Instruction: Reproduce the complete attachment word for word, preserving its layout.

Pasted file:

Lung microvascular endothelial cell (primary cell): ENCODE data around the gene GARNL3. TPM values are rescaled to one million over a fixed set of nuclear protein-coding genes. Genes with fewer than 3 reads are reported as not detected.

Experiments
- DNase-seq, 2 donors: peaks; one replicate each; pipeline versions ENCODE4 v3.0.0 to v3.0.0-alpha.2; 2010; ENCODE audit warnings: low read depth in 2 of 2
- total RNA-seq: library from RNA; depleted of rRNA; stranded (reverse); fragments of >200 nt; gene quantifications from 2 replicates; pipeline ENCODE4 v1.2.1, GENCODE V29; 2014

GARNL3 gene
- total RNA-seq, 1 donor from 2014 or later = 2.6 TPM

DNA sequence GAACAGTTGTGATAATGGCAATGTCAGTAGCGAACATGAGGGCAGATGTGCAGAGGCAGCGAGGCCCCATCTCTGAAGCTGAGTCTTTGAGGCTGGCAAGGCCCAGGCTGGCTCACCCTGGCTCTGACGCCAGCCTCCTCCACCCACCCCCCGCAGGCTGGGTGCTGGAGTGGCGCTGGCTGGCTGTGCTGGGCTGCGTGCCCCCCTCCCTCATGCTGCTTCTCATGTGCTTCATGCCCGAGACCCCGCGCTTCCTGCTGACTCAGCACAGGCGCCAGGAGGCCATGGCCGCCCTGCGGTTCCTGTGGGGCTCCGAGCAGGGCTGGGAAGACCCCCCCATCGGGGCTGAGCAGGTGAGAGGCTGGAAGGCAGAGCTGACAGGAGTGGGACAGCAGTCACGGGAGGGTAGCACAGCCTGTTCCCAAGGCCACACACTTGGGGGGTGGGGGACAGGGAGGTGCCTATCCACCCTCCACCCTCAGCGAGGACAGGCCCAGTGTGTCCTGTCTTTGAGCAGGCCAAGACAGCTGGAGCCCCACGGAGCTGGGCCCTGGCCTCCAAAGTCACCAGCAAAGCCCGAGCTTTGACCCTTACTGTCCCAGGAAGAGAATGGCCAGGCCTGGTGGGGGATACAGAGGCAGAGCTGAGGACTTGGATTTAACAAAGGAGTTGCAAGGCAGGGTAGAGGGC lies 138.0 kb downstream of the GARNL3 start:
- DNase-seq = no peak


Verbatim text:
Lung microvascular endothelial cell (primary cell): ENCODE data around the gene GARNL3. TPM values are rescaled to one million over a fixed set of nuclear protein-coding genes. Genes with fewer than 3 reads are reported as not detected.

Experiments
- DNase-seq, 2 donors: peaks; one replicate each; pipeline versions ENCODE4 v3.0.0 to v3.0.0-alpha.2; 2010; ENCODE audit warnings: low read depth in 2 of 2
- total RNA-seq: library from RNA; depleted of rRNA; stranded (reverse); fragments of >200 nt; gene quantifications from 2 replicates; pipeline ENCODE4 v1.2.1, GENCODE V29; 2014

GARNL3 gene
- total RNA-seq, 1 donor from 2014 or later = 2.6 TPM

DNA sequence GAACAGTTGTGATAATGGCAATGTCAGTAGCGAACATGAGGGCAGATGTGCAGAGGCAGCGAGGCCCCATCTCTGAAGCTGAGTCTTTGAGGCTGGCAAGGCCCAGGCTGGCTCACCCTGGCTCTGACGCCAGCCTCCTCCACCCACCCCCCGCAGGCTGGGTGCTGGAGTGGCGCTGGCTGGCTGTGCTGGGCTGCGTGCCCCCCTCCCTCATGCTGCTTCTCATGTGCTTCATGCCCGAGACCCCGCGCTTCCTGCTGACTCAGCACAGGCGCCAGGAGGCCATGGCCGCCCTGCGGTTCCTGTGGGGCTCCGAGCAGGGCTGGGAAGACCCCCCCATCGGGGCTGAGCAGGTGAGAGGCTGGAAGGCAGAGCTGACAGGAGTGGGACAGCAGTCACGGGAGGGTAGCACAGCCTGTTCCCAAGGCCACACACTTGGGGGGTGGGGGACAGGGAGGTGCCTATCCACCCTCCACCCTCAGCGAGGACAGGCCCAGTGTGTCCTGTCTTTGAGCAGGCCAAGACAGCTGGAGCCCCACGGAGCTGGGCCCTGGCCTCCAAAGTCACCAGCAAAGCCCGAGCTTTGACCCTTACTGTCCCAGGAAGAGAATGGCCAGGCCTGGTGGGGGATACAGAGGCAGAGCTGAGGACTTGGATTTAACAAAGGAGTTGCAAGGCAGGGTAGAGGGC lies 138.0 kb downstream of the GARNL3 start:
- DNase-seq = no peak